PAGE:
My daughter is 7 years old and began having severe headaches about 2 months ago. They would begin at night primarily and get so bad that she would begin throwing up. We went to our pediatrician who sent us to get her eyes checked. She ended up needing glasses (although she had passed her eye exam at school early in the school year). We also started taking pariactin because she was having some allergy sinus issues too. However, after the glasses she was still having the headaches, so we went for a CT scan. The CT scan showed two things, 1 a severe sinus infection and two a Subarachnoid cyst on the back part of her brain. We are scheduled for a MRI in two weeks. I am not exactly sure of size I think he told me 1 inch in diameter or location, just that he said at the back of her head. I have some questions and hopefully you can give me some answers.
1. Are subarachnoid cyst and arachnoid cyst the same things?
2. In the back part of the head what functions would the cyst affect? Would this cyst be tied to vision changes?
3. Does the cyst stop any activites, flying, rollarcoasters, skiing, etc?
4. Are these considered a rare occurance?
5. Can a CT scan show up to be a cyst and then the MRI find a tumour or another type of problem?
I appreciate any help here! Thank you so much in advance!
1) essentially yes - a cyst mean a collection of fluid material, and the word before denotes what type of cells the lining of the cyst comes from - the arachniod mater covering over the brain (part of the meninges), sub just means under this lining, that is betweem the arachnoid layer and the actual brain surface. Arachnoid could mean within the layer itself also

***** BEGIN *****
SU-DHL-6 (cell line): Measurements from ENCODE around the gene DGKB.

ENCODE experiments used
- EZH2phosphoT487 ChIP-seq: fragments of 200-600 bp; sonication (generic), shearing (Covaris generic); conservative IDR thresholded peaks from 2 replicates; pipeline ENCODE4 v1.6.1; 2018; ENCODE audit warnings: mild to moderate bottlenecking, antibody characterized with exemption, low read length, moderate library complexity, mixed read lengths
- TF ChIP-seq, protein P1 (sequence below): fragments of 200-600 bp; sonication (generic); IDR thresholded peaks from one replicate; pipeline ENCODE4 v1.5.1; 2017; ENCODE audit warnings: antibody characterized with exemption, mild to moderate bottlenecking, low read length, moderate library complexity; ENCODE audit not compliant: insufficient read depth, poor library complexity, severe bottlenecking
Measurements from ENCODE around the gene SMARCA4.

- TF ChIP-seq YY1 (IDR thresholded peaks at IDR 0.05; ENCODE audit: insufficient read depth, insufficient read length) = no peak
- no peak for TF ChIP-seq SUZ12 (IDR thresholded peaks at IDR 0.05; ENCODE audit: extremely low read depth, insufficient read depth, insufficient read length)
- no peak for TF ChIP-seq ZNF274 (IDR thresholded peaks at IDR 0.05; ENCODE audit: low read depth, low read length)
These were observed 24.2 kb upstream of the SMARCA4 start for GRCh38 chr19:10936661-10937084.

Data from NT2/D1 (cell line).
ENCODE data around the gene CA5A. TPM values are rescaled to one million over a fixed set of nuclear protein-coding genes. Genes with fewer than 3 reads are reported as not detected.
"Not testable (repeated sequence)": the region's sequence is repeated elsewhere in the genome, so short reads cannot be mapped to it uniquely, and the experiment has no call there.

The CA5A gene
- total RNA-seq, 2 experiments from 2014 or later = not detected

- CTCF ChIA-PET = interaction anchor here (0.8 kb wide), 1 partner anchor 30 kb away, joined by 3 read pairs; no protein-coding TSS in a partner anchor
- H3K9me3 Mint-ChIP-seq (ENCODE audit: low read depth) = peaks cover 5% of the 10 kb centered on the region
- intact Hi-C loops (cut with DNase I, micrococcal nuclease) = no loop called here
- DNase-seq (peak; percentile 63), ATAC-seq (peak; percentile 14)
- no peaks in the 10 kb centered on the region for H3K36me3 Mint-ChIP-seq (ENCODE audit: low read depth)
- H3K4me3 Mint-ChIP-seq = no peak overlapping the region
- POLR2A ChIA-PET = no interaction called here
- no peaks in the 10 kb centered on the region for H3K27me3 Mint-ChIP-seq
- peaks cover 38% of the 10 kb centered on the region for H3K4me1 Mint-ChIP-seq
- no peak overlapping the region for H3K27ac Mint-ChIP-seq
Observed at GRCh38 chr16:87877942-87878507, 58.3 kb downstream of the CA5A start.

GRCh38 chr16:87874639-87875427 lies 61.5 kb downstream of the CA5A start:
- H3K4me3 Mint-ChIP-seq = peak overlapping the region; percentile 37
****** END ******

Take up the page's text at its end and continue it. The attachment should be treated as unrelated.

2) I would have to see the scan to tell you if the cyst was large enough to be causing compression of adjacent structures. The MRI will be more revealing. Usually these cysts (which are quite common in the general population and are often an incidental finding on brain scan done for eg headache) do not cause symptoms unless quite large. In the back of the brain (depending on where) they could affect vision in the occipital lobe, or lower down, the cerebellum (off balance, difficult with walking, dexterity) or top of the brainstem (double vision, facial weakness)
3) not by itself, but you should wait until the full results of the MRI are available and your neurologist clears her for this
4) see 2
5) this is possible - the MRI shows the brain in greater detail and some tumors have a cystic component - but usually there is a noncystic component that can be seen also - subarachnoid cysts are more common, and the likliehood is that this is what it is, the MRI is needed to make sure though
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